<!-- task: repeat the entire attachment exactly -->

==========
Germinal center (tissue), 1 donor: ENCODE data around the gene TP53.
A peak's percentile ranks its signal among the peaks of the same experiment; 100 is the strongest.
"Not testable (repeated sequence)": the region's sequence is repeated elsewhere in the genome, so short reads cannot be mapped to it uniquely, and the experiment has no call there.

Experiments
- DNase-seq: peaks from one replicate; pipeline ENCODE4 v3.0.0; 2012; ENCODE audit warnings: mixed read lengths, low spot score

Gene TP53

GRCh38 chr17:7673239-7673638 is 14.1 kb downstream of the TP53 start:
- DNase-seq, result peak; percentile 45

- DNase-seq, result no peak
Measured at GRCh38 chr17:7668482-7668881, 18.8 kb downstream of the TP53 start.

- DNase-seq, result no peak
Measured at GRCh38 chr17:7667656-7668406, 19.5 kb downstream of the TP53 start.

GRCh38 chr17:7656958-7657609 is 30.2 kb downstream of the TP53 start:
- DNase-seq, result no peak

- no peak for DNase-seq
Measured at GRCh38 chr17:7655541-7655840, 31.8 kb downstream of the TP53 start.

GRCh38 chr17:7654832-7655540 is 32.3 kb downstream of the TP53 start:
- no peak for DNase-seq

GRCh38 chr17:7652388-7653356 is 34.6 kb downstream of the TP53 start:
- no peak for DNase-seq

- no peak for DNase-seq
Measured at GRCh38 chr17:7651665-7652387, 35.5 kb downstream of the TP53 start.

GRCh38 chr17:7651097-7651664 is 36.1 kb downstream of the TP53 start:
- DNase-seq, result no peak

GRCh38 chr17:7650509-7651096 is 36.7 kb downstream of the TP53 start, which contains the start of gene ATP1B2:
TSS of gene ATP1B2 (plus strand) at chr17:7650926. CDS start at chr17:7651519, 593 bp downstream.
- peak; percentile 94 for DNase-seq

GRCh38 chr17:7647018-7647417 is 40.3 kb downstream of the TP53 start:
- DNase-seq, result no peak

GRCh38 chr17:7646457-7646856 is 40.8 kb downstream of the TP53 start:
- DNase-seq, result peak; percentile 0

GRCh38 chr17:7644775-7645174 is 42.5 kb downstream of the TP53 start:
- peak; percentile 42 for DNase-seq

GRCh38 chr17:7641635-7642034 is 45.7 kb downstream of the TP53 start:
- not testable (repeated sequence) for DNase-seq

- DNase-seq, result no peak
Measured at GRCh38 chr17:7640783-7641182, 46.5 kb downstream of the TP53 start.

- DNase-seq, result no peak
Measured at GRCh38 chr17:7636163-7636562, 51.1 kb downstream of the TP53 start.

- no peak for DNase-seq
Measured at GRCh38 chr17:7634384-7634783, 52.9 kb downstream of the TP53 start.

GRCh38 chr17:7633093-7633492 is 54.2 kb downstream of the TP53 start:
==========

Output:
Germinal center (tissue), 1 donor: ENCODE data around the gene TP53.
A peak's percentile ranks its signal among the peaks of the same experiment; 100 is the strongest.
"Not testable (repeated sequence)": the region's sequence is repeated elsewhere in the genome, so short reads cannot be mapped to it uniquely, and the experiment has no call there.

Experiments
- DNase-seq: peaks from one replicate; pipeline ENCODE4 v3.0.0; 2012; ENCODE audit warnings: mixed read lengths, low spot score

Gene TP53

GRCh38 chr17:7673239-7673638 is 14.1 kb downstream of the TP53 start:
- DNase-seq, result peak; percentile 45

- DNase-seq, result no peak
Measured at GRCh38 chr17:7668482-7668881, 18.8 kb downstream of the TP53 start.

- DNase-seq, result no peak
Measured at GRCh38 chr17:7667656-7668406, 19.5 kb downstream of the TP53 start.

GRCh38 chr17:7656958-7657609 is 30.2 kb downstream of the TP53 start:
- DNase-seq, result no peak

- no peak for DNase-seq
Measured at GRCh38 chr17:7655541-7655840, 31.8 kb downstream of the TP53 start.

GRCh38 chr17:7654832-7655540 is 32.3 kb downstream of the TP53 start:
- no peak for DNase-seq

GRCh38 chr17:7652388-7653356 is 34.6 kb downstream of the TP53 start:
- no peak for DNase-seq

- no peak for DNase-seq
Measured at GRCh38 chr17:7651665-7652387, 35.5 kb downstream of the TP53 start.

GRCh38 chr17:7651097-7651664 is 36.1 kb downstream of the TP53 start:
- DNase-seq, result no peak

GRCh38 chr17:7650509-7651096 is 36.7 kb downstream of the TP53 start, which contains the start of gene ATP1B2:
TSS of gene ATP1B2 (plus strand) at chr17:7650926. CDS start at chr17:7651519, 593 bp downstream.
- peak; percentile 94 for DNase-seq

GRCh38 chr17:7647018-7647417 is 40.3 kb downstream of the TP53 start:
- DNase-seq, result no peak

GRCh38 chr17:7646457-7646856 is 40.8 kb downstream of the TP53 start:
- DNase-seq, result peak; percentile 0

GRCh38 chr17:7644775-7645174 is 42.5 kb downstream of the TP53 start:
- peak; percentile 42 for DNase-seq

GRCh38 chr17:7641635-7642034 is 45.7 kb downstream of the TP53 start:
- not testable (repeated sequence) for DNase-seq

- DNase-seq, result no peak
Measured at GRCh38 chr17:7640783-7641182, 46.5 kb downstream of the TP53 start.

- DNase-seq, result no peak
Measured at GRCh38 chr17:7636163-7636562, 51.1 kb downstream of the TP53 start.

- no peak for DNase-seq
Measured at GRCh38 chr17:7634384-7634783, 52.9 kb downstream of the TP53 start.

GRCh38 chr17:7633093-7633492 is 54.2 kb downstream of the TP53 start: